After meeting up with Alison and her friends and spending a couple days regrouping in Hanoi, we all signed up to take a tour to Halong Bay. For those of you who don't know, Halong Bay is the bay that springs to everyones mind when they think of Southeast Asian coastlines. Giant rocky islands rise from the water, their gray stone surfaces covered with lush green plant life.
Unfortunately, since Sarah and I leave for India on the 29th, and most of the rest of the gang heads on to other destinations on that same day, we only had time to make a one night trip.
So, the seven of us loaded into a van with our guide, driver, and a half dozen other travelers, and after a quick three hour drive (its odd that I think of 3 hours as "quick" these days), we'd arrived at the city of Halong.
Without wasting any time, the guide led the rest of us onto the large boat which would serve as both our mobile base camp and hotel for the next 24 hours. Following a steady stream of similar tour boats, we wound our way into the maze of Halong's islands.
The gang boards the boat (Alison's taking the picture, not sure where Brian is).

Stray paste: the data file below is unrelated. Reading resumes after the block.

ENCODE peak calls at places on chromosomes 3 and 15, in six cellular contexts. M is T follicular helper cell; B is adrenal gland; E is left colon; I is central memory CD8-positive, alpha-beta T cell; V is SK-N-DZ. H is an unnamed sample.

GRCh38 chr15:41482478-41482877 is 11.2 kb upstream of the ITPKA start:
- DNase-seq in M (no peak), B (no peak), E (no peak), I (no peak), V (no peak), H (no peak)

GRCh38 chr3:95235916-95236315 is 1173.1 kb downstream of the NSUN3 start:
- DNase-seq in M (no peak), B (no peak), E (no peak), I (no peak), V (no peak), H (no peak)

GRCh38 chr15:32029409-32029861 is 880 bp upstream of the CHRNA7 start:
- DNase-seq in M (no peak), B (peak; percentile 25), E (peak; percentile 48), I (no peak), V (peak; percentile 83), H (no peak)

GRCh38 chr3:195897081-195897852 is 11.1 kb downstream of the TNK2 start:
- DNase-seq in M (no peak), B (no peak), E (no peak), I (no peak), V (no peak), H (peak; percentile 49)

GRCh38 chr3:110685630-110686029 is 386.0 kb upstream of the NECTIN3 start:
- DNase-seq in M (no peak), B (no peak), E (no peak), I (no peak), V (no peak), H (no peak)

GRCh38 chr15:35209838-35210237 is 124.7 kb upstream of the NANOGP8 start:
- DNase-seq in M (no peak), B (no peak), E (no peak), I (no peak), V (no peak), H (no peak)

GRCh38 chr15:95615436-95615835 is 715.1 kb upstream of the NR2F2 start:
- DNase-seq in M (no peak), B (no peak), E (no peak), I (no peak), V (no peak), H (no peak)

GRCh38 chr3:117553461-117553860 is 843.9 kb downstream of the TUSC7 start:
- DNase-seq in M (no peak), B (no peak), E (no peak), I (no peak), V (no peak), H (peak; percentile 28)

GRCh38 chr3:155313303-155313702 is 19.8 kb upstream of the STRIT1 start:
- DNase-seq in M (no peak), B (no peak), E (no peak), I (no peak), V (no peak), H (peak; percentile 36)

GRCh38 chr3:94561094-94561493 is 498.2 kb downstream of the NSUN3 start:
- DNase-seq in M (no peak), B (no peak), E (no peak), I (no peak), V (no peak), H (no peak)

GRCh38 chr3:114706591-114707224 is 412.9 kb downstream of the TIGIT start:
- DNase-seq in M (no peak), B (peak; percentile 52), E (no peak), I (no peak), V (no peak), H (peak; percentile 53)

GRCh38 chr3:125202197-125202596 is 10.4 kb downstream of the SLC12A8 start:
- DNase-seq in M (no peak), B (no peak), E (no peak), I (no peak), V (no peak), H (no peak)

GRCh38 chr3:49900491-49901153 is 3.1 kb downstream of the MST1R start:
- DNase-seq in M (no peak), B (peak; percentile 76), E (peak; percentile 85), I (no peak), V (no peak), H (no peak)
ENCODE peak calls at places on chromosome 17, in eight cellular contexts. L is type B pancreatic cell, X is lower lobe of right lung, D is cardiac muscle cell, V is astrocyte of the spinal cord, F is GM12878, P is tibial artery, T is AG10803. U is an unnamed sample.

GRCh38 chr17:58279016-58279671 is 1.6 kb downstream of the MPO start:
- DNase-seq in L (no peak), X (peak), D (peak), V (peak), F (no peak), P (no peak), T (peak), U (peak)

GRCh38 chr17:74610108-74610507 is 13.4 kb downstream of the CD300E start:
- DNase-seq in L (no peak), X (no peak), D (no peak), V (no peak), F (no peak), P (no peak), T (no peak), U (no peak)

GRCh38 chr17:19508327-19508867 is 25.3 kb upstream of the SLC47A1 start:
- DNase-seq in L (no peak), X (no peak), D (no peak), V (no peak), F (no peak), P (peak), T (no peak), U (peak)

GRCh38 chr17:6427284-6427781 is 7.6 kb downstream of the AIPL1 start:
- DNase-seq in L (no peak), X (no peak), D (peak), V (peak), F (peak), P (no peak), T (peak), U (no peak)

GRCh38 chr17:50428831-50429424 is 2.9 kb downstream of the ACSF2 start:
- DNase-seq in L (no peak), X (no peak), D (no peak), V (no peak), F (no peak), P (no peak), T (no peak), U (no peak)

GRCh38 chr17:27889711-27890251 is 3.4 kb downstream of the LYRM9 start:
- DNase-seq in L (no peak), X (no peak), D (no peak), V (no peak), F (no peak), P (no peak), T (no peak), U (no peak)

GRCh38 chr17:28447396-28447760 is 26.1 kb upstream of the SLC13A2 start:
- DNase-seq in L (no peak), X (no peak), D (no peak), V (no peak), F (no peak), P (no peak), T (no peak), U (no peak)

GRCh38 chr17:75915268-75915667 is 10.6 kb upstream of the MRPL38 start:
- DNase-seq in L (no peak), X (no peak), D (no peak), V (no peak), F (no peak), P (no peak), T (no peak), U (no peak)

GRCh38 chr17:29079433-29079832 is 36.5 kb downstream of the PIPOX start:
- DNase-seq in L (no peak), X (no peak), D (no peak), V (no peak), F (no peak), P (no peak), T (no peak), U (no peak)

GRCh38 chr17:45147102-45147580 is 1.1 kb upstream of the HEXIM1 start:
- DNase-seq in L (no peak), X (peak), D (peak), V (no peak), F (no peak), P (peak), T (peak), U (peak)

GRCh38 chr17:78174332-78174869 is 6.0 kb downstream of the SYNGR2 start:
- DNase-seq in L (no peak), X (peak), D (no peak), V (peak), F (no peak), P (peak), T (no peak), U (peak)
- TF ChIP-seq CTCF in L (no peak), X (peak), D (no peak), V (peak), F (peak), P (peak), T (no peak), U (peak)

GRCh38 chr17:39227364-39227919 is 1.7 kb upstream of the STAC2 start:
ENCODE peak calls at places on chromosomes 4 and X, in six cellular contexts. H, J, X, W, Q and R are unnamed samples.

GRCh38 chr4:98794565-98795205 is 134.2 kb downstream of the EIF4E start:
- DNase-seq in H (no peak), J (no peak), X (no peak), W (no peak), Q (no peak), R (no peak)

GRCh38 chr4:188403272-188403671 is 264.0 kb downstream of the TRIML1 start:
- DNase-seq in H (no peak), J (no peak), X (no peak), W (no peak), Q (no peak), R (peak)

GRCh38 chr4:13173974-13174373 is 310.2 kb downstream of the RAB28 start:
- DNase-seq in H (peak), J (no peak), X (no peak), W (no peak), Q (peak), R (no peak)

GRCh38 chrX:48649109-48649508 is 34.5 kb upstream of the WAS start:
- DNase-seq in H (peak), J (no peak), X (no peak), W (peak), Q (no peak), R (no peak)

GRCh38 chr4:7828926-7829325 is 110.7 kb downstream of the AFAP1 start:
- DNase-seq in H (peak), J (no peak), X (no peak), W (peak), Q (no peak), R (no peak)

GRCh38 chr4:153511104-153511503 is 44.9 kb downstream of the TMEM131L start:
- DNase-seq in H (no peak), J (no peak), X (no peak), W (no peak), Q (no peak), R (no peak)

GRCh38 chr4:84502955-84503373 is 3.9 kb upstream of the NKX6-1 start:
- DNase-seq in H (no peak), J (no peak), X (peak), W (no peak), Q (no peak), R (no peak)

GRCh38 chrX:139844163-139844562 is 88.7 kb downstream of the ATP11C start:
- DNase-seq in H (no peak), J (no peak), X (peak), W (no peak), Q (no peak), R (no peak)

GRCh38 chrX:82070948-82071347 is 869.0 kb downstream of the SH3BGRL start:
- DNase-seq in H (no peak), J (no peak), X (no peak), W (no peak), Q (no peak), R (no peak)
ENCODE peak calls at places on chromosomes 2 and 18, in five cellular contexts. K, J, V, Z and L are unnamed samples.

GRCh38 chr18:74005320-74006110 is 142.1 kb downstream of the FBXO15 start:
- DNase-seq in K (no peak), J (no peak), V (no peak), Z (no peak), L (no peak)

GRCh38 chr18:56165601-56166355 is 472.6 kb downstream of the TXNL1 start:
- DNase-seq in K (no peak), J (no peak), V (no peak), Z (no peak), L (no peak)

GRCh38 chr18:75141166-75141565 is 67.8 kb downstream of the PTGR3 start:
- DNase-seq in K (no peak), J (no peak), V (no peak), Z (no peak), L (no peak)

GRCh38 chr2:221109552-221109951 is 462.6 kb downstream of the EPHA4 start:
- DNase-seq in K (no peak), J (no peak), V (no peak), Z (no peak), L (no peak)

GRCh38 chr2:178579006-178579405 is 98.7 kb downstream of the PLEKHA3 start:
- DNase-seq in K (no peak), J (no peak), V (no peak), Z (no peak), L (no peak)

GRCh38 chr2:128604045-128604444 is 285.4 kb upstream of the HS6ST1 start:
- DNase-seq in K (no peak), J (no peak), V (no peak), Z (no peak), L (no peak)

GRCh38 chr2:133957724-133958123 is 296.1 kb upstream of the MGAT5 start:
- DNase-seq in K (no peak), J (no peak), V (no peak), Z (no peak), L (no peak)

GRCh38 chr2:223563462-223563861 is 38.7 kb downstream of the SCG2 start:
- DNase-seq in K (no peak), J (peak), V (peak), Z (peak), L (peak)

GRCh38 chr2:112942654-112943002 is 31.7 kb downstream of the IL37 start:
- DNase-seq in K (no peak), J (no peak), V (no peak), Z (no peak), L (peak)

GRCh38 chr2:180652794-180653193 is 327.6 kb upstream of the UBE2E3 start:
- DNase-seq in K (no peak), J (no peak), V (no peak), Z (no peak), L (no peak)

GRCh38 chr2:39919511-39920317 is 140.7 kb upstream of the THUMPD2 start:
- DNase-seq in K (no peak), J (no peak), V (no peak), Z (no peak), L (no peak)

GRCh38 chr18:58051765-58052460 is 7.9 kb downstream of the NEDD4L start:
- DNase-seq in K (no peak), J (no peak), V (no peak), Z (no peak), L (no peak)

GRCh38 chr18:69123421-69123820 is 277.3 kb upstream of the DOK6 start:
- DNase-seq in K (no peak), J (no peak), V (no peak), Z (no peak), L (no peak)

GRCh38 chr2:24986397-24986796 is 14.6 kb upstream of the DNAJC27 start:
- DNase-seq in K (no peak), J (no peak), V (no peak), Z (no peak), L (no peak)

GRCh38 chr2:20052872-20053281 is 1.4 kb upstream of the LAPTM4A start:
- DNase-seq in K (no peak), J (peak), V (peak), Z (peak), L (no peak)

They are, quite simply, stunning. As I said above, everyone has at least seen a picture of Halong Bay, its island seastacks stretching across the horizon and fading into the atmosphere (usually photographed at sunrise or sunset). But still, those photos can't quick prepare you for the reality of seeing the islands rising above you spreading out as far as the eye can see.
Entering one of many channels in the Bay.
Another tourist ship, or junk, sails by in front of the Halong horizon.
The unreal coastline of one of Halong's countless islands.
After sitting on the deck and just admiring the view for an hour or so, our first stop was a massive cave in one of the islands. At first, I thought I would rather just stay on the boat and soak in the atmosphere, but the caves were actually very impressive. Huge and organic looking, illuminated by psychedelic lights, each chamber seemed larger and more impressive than the previous.
Plus, the cool cave air proved to be pleasant break from the hot and humid air which lurked outside.
After exploring the caved, it was time for some sea kayaking. And, lets just say that sea kayaking in Vietnam is an entirely different affair than sea kayaking in New Zealand. Before kayaking in New Zealand, the guide took us through roughly an hour or safety training, before loading us into our clean state-of-the-art kayaks. In Halong Bay, by contrast, the guide merely instructed us to "get in" before pushing us off to fend for ourselves.
Scrambling to follow after our guides kayak, he lead our group through a rocking tunnel and into a closed in inlet. Sitting in the middle of the inlet, Sarah and I stared around wide eyed at the rocks rising above us and the jungle sounds echoing down toward us. Sarah rightly observed: "I'm just trying to take it all in while I can."